All these indicators do not reveal, however, whether new competitors from countries with relatively low per-capita income have become integrated into the international division of labor in the automobile industry. This element of globalization is of utmost importance for analyzing the labor market implications of globalization in traditional producer countries. Labor market effects should be relatively benign as long as international relations remain restricted to intra industry trade between countries that are similarly advanced economically and characterized by comparable factor endowments. By contrast, competition from below, i.e., from considerably less advanced countries with an abundant endowment of less qualified labor is expected to cause  significant adjustment pressure, especially on less qualified automobile workers in high-income countries. At first sight, the automobile industry seems badly suited to study the consequences of fiercer competition from below. The industry as a whole is technologically advanced and relatively human capital intensive. As a consequence, automobile production continues to be dominated by high-income countries, accounting for about 70 percent of world production. However, sub sectors of the automobile industry differ considerably in terms of factor intensities. In Germany, for instance, the ratio of workers to sales was 2.5 times as high in the production of auto parts as in the production of automobiles and engines. Hence, outsourcing, the fragmentation of value chains and the integration of low-income countries into the international division of labor are reasonable options in this industry, too. Put differently, relatively labor intensive segments of this industry and less qualified workers are likely to be negatively affected by the emergence of new competitors, even though the automobile industry of high-income countries as a whole should be among the winners of globalization. New competitors comprise end-producers and input suppliers from countries with relatively low per-capita income; in addition to developing and newly industrializing countries, Eastern and Central European transition countries and the so-called EU-periphery (Greece, Ireland, Portugal and Spain) belong to this income category. Considering the most important producers of automobiles among low-income countries, Figure 1 reveals rising market shares especially for end-producers located in Asia and in Southern and Central Europe. As a corollary, the share of high-income industrial countries declined by almost 10 percentage points since 1980. This shift in worldwide production of automobiles towards low-income countries only partly reflects increased competitive pressure from below. New suppliers such as China expanded the production of automobiles for serving protected local markets, while lacking international competitiveness. However, several new suppliers, including Mexico, South Korea and Spain were quite successful in penetrating world automobile markets. In the second half of the 1990s, the countries listed in Figure 2 accounted for almost a quarter of world exports of automobiles, thereby nearly doubling their export share within a decade.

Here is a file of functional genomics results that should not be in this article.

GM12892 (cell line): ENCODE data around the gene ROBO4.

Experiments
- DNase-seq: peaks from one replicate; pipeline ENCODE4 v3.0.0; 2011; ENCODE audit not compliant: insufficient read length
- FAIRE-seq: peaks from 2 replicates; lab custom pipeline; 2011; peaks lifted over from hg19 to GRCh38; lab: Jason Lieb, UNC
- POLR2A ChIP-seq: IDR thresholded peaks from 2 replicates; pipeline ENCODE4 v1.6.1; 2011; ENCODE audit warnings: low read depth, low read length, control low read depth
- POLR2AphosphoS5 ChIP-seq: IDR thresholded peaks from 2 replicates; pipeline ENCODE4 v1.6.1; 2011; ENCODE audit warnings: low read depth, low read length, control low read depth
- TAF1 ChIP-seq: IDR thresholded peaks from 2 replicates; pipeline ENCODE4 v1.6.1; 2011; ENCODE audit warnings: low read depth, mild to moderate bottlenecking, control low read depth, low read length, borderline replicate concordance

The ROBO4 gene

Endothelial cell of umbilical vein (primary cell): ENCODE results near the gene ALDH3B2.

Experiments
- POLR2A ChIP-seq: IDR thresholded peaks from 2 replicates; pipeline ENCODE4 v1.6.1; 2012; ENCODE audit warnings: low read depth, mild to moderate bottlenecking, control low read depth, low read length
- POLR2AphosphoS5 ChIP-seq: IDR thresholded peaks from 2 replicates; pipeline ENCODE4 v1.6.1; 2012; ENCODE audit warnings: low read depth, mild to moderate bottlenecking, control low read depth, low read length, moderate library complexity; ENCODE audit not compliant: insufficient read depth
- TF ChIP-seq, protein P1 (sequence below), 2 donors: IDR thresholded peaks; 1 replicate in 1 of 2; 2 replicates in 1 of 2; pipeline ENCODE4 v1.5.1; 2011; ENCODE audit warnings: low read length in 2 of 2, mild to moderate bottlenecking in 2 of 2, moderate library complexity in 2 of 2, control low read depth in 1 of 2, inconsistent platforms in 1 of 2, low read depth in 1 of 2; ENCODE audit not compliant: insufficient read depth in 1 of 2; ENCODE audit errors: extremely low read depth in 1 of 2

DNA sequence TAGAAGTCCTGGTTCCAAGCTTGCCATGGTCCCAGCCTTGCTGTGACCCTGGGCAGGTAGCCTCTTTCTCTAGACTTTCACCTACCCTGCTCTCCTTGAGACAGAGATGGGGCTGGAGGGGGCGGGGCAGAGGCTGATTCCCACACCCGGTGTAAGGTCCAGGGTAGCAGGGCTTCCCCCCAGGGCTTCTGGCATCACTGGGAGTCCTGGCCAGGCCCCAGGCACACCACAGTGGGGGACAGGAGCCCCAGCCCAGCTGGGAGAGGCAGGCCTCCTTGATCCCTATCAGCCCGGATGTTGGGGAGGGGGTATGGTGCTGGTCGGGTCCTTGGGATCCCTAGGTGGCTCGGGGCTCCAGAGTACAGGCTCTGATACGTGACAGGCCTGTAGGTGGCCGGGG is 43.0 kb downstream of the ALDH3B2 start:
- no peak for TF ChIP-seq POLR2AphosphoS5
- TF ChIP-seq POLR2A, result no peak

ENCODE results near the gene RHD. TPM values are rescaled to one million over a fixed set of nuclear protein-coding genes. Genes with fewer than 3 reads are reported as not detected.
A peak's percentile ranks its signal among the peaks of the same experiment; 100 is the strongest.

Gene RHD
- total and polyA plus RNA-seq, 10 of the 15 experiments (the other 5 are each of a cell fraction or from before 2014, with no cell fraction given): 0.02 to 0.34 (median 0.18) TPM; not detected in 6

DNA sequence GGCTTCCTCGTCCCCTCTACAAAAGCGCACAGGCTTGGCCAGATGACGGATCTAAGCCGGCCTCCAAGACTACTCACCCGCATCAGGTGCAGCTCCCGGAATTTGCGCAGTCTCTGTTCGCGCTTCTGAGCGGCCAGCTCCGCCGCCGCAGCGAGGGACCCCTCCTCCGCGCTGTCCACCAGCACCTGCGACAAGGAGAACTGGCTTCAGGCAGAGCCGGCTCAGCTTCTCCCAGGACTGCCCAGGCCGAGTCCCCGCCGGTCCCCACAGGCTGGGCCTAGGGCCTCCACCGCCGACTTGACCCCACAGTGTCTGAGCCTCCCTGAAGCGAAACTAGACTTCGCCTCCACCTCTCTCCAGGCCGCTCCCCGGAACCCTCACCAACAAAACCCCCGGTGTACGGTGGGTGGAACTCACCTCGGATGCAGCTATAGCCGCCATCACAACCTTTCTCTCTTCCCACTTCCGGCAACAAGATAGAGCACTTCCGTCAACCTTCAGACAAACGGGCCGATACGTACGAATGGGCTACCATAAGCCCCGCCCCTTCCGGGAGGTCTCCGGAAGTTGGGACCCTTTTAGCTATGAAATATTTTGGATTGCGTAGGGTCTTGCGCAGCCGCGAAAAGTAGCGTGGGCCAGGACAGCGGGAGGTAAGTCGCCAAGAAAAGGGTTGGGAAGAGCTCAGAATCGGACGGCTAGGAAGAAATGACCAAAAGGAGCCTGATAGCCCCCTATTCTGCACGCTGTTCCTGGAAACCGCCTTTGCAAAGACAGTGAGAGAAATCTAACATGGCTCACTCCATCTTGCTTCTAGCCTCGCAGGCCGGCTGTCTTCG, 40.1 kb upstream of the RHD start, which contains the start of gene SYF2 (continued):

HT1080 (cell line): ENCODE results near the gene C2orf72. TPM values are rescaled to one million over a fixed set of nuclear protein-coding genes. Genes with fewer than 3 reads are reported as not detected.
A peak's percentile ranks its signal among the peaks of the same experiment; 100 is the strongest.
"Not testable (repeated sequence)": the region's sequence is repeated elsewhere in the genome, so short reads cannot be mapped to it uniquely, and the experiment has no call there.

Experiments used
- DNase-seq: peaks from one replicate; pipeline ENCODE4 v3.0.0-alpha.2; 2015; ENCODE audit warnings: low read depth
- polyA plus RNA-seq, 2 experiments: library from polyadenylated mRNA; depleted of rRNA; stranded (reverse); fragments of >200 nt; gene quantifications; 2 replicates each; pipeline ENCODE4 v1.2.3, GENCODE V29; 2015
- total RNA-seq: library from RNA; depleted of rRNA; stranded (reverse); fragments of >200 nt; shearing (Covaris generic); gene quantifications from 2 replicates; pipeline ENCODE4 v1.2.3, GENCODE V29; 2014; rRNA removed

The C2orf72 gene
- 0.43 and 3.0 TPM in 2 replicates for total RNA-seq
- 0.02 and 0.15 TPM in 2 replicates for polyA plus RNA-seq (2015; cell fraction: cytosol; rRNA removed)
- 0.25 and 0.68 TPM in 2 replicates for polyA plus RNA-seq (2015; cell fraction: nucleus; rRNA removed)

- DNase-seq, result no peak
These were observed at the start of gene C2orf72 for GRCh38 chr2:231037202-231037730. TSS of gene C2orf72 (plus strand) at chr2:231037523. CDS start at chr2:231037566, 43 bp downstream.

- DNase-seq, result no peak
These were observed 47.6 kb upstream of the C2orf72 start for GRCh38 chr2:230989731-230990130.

Figure 1 New Competitors: Share in World Production of Automobiles, 1980 and 1998


aCzech Rep., Hungary, Poland, Spain. b PR China (1983 instead of 1980), India, South Korea. cArgentina, Brazil, Mexico.   Source: VDA (a, var. issues).

Figure 2 Major New Competitors: Share in World Exports of Automobiles, 19851998a


a Period averages; missing values for Mexico: 19851991 and 1993; South Korea: 1985. World exports approximated by the sum of exports of relevant exporters as given in VDA. Source: VDA (b, var. issues); American Automobile Manufacturers Association (1998; for Brazil 19851992); Auto & Truck International (var. issues; for Mexico).

Taking recent developments into account, Figure 2 tends to understate the competitive pressure from new automobile production locations. Automobile production in Brazil was traditionally restricted to serving local (or at best regional) markets, but its world-market orientation is likely to become stronger. Investment projects initiated since the mid-1990s indicate that automobile multinationals are changing strategy as a response to liberalized import policies in Brazil (Inter-American Development Bank and Institute for European-Latin American Relations 1996: 41; The Economist 2000: 66). Furthermore, while comparable data are lacking for exports from Central European locations, some suppliers in this region have clearly emerged as internationally competitive exporters recently. Notably in the Czech Republic, automobile production has become integrated into the value chains of automobile multinationals, as before in Mexico and Spain (Richet and Bourassa 2000).